There is no question that the rivalry between Boca Juniors and River Plate is one of the fiercest in the world. However, the latest edition of this historic rivalry was marred by the behavior of Boca Juniors fans Thursday night. Coming out of the tunnel following halftime of the second leg of their Round of 16 tie in the Copa Libertadores at La Bombonera in Buenos Aires, River Plate players were attacked with pepper spray, presumably by a group of Boca fans. The match was suspended for about an hour, before CONMEBOL called off the match for the night. No further decision on the fate of the tie has been announced yet.
While the details of the incident are still foggy, the final decision from CONMEBOL will go a long way towards establishing a precedent for fan behavior in South America. Should teams be punished for the behavior of their fans? Is it fair for Boca to be forced to forfeit the tie based on the actions of a few fans? Should Boca Juniors as a club be responsible for the behavior of every Boca fan inside the stadium? These are the difficult questions that CONMEBOL officials will have to ask when determining punishment for this incident.
In cases where it is a large group of fans that are the offenders, it is certainly justifiable for punishment to be heavy and severe. However, in a case where it was just the action of a few, or even one, there is more of a grey area. If, as some reports state, it was someone on the inside that opened the tunnel to allow the pepper spray to be sprayed in, and that someone was in an official capacity with the club, the punishment should absolutely be expulsion from the competition.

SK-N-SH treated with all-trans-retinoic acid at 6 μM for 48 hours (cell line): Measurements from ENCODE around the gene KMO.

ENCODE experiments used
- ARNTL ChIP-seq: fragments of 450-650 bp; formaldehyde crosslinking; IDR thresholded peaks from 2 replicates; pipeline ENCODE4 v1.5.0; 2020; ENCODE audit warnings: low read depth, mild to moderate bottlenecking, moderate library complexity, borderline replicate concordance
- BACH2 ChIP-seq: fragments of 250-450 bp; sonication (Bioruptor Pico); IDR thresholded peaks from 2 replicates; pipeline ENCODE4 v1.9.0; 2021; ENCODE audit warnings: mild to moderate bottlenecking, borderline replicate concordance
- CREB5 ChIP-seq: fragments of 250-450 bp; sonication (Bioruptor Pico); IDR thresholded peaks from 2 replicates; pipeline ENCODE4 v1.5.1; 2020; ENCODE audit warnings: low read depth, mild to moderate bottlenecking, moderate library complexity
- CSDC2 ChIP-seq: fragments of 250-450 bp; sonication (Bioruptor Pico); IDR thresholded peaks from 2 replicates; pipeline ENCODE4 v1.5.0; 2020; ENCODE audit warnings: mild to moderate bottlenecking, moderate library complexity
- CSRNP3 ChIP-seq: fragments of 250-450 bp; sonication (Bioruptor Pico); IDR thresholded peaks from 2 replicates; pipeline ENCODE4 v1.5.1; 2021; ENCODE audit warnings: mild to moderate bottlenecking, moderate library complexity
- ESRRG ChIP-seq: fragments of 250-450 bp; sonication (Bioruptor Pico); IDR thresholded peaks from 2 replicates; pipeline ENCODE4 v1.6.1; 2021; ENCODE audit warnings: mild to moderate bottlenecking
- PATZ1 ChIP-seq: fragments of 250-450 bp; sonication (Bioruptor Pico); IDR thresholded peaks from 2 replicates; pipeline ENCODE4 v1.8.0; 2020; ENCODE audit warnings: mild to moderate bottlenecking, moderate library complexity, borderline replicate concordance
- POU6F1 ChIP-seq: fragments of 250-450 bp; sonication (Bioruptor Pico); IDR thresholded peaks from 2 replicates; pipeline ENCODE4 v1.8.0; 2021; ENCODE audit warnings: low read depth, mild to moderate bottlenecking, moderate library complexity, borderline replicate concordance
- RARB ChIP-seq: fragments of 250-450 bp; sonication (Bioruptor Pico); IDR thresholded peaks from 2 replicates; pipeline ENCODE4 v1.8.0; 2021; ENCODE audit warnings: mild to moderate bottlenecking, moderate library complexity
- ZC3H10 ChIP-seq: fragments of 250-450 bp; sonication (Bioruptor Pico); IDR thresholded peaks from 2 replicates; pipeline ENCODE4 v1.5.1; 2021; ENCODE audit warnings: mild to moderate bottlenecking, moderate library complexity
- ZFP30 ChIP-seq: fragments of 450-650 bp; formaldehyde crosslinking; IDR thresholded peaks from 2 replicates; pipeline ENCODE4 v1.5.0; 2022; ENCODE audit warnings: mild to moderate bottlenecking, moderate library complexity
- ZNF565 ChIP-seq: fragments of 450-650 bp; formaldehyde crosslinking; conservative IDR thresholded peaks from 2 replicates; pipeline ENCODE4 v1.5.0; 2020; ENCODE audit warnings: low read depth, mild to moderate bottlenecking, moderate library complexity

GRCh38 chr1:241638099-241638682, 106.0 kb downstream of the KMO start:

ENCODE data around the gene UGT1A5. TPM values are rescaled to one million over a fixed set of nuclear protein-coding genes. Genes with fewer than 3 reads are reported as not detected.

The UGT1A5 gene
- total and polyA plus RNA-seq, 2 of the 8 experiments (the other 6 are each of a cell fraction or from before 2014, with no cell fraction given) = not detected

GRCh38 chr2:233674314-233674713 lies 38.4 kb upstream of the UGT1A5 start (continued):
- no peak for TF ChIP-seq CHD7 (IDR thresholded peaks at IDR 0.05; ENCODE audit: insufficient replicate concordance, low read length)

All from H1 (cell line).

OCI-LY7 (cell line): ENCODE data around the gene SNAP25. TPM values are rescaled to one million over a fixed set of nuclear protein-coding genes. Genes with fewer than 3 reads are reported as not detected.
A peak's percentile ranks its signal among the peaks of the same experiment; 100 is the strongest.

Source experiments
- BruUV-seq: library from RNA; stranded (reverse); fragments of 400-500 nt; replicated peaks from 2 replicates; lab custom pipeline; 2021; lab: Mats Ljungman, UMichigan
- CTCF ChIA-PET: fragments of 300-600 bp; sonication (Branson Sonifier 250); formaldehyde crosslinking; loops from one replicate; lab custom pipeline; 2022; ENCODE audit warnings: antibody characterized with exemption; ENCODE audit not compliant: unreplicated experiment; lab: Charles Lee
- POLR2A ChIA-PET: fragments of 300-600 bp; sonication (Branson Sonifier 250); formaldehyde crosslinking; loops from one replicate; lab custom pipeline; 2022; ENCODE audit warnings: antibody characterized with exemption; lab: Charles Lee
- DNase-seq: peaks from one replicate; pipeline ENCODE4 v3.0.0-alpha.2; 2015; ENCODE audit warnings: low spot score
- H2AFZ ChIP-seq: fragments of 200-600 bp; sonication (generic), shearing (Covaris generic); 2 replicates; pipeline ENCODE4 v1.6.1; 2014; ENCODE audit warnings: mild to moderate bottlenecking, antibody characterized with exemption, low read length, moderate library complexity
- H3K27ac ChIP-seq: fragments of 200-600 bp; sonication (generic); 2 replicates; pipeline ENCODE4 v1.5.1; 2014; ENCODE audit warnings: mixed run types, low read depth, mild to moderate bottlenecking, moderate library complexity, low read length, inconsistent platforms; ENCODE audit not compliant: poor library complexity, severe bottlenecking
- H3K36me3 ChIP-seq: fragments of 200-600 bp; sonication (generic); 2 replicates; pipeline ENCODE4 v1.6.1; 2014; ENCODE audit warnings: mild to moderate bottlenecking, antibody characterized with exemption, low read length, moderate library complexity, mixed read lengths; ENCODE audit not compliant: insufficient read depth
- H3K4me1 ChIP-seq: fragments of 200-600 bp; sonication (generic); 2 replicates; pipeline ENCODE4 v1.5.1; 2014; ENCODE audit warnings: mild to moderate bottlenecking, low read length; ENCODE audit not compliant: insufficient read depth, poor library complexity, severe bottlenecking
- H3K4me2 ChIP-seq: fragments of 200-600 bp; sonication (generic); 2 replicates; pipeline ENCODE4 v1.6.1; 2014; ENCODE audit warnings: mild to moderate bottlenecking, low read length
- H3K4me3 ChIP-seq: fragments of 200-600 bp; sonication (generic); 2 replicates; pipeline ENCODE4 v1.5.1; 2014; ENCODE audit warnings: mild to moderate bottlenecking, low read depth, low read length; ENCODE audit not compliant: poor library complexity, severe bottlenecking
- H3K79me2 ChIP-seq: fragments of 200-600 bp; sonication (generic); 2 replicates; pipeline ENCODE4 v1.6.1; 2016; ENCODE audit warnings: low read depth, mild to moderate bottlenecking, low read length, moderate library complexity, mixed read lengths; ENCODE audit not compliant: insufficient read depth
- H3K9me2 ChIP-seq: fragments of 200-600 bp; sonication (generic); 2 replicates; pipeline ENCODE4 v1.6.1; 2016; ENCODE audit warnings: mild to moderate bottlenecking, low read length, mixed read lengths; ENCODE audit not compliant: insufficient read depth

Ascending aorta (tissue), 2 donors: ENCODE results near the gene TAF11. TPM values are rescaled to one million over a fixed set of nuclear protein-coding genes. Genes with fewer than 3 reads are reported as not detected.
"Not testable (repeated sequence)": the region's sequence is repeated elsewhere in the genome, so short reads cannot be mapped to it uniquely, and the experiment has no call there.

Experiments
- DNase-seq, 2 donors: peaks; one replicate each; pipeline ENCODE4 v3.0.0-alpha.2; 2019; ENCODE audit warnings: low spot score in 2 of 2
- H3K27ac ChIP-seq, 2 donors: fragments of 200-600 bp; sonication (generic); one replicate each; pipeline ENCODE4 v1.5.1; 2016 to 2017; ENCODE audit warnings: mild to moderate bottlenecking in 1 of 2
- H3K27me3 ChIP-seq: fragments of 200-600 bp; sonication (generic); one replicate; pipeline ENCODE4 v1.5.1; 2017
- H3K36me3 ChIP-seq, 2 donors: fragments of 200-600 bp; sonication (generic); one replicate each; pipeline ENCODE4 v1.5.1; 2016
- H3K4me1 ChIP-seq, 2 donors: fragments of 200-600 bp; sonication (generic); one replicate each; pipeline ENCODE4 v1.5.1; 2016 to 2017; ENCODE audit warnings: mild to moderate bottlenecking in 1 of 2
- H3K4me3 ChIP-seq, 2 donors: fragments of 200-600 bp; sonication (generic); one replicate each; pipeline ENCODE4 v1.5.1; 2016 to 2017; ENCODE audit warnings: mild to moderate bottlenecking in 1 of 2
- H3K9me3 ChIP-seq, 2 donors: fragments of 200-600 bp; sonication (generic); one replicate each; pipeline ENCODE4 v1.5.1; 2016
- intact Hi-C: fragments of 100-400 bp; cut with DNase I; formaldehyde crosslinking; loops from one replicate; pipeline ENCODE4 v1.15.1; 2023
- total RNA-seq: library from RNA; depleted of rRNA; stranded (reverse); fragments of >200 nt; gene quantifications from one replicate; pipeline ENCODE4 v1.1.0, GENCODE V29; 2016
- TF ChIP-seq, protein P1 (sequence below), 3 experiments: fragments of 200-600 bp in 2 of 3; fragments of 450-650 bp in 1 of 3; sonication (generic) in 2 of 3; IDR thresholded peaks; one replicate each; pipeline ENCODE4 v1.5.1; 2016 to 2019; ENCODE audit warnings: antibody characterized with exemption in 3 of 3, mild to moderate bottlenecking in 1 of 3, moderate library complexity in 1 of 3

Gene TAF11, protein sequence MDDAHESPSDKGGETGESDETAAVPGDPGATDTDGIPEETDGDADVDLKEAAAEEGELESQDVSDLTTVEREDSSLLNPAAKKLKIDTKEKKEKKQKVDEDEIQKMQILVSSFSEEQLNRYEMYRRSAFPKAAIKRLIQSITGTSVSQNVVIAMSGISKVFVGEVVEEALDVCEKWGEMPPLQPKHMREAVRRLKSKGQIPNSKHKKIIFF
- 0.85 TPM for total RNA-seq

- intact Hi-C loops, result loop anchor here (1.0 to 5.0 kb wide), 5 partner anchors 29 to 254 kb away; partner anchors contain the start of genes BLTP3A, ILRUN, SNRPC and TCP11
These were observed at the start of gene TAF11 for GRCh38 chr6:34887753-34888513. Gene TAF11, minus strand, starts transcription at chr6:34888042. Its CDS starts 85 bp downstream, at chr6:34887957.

Whatever decision CONMEBOL makes will establish a precedent for cases of fan misbehavior in South America. While precedents (especially those in South American football) can be easily broken, CONMEBOL must be careful with the decision they make in the wake of this incident. CONMEBOL must simultaneously make it clear that there is absolutely no room for this type of behavior in football, while also ensuring that the punishment handed out to Boca Juniors is a fair one. Undoubtedly, it will be a tough decision, but it must be made quickly, there is no time for a long drawn out investigation that interrupts the Copa Libertadores, and keeps both Boca and River in limbo.
Regardless of the decision CONMEBOL eventually makes, this incident only brings further into the light the issues with fan behavior that can, at times, plague South American football. It is an issue that must be taken care of, or leagues in South America run the risk of falling even further behind their European counterparts.